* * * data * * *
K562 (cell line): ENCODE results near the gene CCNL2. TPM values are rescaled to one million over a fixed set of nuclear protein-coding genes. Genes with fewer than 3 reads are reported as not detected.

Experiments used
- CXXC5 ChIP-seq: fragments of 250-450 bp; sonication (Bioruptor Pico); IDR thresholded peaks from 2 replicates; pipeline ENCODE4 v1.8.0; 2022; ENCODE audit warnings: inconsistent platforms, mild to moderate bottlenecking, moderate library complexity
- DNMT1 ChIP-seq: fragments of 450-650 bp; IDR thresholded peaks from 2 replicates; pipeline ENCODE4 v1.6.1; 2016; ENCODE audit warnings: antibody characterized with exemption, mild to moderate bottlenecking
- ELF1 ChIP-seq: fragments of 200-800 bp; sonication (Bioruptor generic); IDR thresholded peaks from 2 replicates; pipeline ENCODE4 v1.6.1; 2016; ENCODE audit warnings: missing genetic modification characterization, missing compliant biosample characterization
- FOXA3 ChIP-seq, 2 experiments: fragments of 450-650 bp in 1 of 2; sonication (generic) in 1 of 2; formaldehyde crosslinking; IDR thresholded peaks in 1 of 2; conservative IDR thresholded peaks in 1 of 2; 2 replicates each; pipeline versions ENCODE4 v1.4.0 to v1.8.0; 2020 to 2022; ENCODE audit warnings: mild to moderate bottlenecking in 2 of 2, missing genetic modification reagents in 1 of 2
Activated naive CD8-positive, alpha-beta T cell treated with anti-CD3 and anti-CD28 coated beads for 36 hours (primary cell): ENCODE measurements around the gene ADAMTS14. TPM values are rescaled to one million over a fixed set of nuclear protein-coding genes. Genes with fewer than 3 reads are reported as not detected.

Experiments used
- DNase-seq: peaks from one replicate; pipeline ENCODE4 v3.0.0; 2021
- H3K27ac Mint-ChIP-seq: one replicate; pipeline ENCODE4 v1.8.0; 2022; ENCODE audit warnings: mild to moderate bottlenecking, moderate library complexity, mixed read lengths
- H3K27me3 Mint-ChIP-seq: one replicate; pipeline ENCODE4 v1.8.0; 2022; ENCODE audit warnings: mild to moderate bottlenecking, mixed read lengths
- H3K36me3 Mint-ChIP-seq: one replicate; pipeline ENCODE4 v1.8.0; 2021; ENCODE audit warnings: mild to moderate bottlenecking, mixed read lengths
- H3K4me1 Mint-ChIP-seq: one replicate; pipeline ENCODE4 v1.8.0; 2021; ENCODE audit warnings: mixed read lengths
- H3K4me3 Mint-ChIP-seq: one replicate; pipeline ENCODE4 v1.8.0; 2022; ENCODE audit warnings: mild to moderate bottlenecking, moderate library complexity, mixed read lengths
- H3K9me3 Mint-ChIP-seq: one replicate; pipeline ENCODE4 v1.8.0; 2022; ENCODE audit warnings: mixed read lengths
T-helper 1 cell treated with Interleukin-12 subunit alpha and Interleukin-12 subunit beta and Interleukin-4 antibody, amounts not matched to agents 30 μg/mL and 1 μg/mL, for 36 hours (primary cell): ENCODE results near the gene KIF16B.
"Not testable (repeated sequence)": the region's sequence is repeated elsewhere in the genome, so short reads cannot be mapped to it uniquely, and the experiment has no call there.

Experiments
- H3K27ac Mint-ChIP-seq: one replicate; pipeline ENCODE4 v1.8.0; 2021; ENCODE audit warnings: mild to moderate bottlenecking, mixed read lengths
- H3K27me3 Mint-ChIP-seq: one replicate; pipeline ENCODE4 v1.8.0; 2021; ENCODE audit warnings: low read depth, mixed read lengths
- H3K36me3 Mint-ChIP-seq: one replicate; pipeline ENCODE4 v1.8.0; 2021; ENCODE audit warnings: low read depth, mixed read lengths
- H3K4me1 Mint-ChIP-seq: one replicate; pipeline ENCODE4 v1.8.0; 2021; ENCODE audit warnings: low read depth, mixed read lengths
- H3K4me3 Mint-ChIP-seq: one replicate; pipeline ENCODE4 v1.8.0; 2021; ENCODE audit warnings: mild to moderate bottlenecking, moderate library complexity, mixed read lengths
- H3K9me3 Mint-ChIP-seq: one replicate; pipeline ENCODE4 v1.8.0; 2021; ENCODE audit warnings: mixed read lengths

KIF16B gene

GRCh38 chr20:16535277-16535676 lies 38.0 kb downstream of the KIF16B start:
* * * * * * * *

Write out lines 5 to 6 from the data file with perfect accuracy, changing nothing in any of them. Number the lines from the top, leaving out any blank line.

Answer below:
- ELF1 ChIP-seq: fragments of 200-800 bp; sonication (Bioruptor generic); IDR thresholded peaks from 2 replicates; pipeline ENCODE4 v1.6.1; 2016; ENCODE audit warnings: missing genetic modification characterization, missing compliant biosample characterization
- FOXA3 ChIP-seq, 2 experiments: fragments of 450-650 bp in 1 of 2; sonication (generic) in 1 of 2; formaldehyde crosslinking; IDR thresholded peaks in 1 of 2; conservative IDR thresholded peaks in 1 of 2; 2 replicates each; pipeline versions ENCODE4 v1.4.0 to v1.8.0; 2020 to 2022; ENCODE audit warnings: mild to moderate bottlenecking in 2 of 2, missing genetic modification reagents in 1 of 2